So, the position is this. People fundamentally disagree about the identity of a fetus and therefore find it even more difficult to agree on its moral status and the claims that can be based on that. At the same time few believe that any form of human life is without some special status, requiring that we treat it in particular ways for example by governing what is done to it and with it with great care and avoiding causing it pain. Others would claim that the way in which we treat any form of human life is an important marker of our societal values and a sign of our virtue (or lack of such). Whist its status remains disputed we understand that we will be judged by how we behave in relation to the fetus. We therefore need to reach some form of societal consensus on the important question of how to treat the fetus in the full knowledge that we may never agree on its moral status. If this is the case it seems particularly problematic to settle on the most conservative and therefore restrictive interpretation, which means that all women are required to accept the full and equal moral status of the fetus, particularly if it is increasingly challenged within the society in question.
The status that it is important to establish is the legal status of the fetus, and in establishing the legal status of the fetus we cannot ignore the extent to which the fate of the fetus is bound up with that of the woman carrying it. We cannot ignore the fact that a prima facie claim to status may not always win out in competition with competing claims.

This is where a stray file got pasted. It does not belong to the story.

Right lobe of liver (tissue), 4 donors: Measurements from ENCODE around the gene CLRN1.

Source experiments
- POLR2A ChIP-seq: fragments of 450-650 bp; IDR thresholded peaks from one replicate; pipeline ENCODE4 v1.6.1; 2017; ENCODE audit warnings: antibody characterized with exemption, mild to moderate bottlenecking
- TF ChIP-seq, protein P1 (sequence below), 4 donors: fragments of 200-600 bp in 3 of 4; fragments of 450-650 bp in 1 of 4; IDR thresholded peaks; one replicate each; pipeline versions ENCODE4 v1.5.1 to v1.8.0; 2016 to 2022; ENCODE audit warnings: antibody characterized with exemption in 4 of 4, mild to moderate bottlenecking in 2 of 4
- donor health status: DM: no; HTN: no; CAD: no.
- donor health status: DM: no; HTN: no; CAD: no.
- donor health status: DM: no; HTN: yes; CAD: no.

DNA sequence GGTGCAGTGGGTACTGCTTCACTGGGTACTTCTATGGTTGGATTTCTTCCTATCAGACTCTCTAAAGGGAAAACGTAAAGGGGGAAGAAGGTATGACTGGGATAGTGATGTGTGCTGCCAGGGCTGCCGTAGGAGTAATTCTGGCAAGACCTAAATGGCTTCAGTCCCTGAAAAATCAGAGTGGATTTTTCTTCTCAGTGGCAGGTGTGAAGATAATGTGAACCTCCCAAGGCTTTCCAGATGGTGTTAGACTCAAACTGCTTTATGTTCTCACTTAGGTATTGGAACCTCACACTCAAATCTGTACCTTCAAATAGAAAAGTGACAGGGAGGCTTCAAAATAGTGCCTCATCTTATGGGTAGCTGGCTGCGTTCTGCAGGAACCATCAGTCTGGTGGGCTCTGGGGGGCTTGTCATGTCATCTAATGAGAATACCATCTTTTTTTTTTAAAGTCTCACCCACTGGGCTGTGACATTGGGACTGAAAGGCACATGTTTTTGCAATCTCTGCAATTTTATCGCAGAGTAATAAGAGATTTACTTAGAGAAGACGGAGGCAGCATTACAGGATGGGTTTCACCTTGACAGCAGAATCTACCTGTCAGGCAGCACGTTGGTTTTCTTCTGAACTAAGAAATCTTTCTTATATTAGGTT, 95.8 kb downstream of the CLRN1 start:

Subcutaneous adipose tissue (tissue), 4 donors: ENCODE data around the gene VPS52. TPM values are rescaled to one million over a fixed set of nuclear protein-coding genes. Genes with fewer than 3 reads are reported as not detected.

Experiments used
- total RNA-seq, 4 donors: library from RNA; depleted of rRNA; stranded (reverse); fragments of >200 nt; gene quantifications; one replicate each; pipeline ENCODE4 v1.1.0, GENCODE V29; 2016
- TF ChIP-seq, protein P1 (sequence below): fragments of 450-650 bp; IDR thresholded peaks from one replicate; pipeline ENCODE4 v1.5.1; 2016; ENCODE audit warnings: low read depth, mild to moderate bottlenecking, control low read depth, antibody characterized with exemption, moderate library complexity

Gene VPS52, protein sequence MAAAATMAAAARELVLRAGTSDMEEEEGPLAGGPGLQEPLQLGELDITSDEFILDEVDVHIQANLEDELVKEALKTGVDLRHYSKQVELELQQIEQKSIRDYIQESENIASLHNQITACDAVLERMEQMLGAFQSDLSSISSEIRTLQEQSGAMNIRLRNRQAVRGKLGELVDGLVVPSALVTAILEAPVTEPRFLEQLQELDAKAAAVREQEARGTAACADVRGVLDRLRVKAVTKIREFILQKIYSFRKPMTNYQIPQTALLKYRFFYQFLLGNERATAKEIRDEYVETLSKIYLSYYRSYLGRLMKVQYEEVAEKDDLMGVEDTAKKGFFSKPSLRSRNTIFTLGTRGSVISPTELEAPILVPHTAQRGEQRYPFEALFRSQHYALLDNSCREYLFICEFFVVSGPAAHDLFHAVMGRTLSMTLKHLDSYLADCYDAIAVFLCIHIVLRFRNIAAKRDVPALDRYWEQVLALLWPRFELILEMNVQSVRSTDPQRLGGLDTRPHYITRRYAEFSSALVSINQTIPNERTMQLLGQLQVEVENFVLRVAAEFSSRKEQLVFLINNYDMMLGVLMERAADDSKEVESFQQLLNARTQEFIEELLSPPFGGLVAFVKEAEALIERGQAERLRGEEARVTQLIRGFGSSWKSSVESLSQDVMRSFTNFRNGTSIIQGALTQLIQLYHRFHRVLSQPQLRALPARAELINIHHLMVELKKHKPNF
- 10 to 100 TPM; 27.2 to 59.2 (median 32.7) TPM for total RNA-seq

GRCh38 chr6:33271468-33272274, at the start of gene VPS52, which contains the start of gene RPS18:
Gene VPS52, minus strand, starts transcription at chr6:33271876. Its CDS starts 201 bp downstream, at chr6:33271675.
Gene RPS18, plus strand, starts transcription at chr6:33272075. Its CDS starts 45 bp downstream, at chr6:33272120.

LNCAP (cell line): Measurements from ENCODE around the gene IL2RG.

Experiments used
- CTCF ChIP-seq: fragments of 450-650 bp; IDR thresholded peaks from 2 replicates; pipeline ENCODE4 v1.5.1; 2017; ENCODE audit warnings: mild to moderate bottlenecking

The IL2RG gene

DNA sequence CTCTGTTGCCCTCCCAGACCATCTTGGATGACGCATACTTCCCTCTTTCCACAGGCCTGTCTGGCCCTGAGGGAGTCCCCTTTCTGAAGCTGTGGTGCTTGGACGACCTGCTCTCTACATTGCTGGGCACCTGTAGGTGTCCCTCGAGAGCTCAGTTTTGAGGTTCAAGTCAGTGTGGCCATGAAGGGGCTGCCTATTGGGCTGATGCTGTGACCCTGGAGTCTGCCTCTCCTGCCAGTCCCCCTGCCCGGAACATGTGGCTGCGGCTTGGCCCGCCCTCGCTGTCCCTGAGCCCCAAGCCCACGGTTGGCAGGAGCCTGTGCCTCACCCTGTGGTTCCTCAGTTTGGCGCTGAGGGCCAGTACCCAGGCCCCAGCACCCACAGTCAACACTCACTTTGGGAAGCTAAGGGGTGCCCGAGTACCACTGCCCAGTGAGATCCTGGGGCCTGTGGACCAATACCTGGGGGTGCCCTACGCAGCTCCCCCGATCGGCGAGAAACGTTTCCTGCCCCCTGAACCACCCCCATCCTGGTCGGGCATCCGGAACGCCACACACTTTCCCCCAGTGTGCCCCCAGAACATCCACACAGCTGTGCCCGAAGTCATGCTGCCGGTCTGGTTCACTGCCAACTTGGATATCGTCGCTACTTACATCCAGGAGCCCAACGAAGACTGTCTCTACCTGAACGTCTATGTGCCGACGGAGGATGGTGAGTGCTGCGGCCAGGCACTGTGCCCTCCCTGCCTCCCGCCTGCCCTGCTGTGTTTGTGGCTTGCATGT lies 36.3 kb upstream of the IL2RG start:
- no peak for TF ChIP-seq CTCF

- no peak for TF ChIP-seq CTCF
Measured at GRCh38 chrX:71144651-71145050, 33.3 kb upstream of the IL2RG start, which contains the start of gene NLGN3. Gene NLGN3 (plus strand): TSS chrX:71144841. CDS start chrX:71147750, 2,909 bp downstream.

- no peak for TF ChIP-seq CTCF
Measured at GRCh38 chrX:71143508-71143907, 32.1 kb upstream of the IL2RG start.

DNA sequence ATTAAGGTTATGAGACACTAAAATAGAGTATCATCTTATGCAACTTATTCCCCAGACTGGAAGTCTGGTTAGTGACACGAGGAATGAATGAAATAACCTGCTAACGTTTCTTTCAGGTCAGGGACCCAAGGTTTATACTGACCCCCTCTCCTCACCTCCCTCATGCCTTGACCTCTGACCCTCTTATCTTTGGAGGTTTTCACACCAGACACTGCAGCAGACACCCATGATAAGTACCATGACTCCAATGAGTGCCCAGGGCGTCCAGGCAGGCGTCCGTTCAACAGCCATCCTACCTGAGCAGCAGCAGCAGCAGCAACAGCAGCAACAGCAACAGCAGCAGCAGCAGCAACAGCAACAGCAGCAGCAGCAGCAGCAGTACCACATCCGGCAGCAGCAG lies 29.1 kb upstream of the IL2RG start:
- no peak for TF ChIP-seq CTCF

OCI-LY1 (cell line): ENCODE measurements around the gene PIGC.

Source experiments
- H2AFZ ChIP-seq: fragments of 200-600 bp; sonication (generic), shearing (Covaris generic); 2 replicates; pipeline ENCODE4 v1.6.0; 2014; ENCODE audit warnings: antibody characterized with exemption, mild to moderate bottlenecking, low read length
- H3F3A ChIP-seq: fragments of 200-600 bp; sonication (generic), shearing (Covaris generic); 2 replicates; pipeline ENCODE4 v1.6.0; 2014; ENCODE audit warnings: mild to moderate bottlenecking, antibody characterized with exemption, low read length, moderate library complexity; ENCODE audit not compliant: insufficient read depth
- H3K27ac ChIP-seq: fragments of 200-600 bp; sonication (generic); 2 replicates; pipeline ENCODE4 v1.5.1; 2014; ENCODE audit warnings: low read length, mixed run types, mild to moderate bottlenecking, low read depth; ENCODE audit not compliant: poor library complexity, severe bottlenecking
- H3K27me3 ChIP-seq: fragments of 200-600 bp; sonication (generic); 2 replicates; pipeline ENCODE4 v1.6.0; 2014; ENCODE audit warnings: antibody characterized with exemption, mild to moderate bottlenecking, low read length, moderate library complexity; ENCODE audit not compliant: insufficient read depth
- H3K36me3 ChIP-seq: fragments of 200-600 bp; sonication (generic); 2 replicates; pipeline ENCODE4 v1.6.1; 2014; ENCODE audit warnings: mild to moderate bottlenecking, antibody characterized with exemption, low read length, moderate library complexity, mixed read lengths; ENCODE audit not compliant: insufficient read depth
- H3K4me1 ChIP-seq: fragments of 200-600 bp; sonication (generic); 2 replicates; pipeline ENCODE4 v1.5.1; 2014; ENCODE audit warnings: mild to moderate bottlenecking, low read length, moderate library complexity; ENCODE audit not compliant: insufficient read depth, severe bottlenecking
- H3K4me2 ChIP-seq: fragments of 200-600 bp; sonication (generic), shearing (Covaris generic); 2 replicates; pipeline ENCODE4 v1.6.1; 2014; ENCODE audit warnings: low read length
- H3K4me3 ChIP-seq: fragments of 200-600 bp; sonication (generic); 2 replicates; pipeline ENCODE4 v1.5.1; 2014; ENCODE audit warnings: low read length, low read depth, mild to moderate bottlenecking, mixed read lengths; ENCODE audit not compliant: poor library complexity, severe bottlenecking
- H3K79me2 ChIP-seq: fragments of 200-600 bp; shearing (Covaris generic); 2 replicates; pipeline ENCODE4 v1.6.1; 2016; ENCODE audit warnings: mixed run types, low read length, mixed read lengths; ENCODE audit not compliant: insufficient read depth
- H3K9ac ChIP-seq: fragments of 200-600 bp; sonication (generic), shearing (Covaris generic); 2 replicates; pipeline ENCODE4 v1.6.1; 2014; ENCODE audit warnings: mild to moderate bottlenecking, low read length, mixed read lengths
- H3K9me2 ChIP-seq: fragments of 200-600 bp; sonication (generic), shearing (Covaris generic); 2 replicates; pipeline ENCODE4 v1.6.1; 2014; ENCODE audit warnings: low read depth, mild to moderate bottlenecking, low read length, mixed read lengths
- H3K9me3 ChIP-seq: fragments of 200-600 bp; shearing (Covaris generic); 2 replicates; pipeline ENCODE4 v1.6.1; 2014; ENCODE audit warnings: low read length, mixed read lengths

Those who have a clear and definite view of the moral status of the fetus will always be free to make their own choices within a more permissive legal regime. If one believes that the fetus has a God given right to life from the moment of conception you will remain free to make choices consistent with that belief. However, for as long as the law depends entirely upon a claim of equal status that many find difficult to sustain outside of a particular religious framework women will be subjected to life changing and even life threatening decisions based upon a metaphysical claim which in their eyes may be neither valid nor definitive. An increasingly contested account of the moral status of the embryo and fetus can only hold sway through the exertion of political power affording it a societal significance it no longer deserves. The battle is not therefore between competing accounts of the moral status of the embryo but rather between moral liberalism and absolutism.
In conclusion a pro-choice account of the status of the human embryo acknowledges the uncertainty and disagreement at the heart of the matter and asks that we desist from seeking agreement where none will be found. The pro-choice position also asks that in place of imposing a unitary approach on this most metaphysical of issues we should trust women to act morally and make choices that they can individually live with. Those who have moral reservations based upon their interpretation of the status of the human fetus will remain free to act in accordance with their conscience and at the same time other women will have a new found freedom to act in ways that they find both necessary and ethically permissible.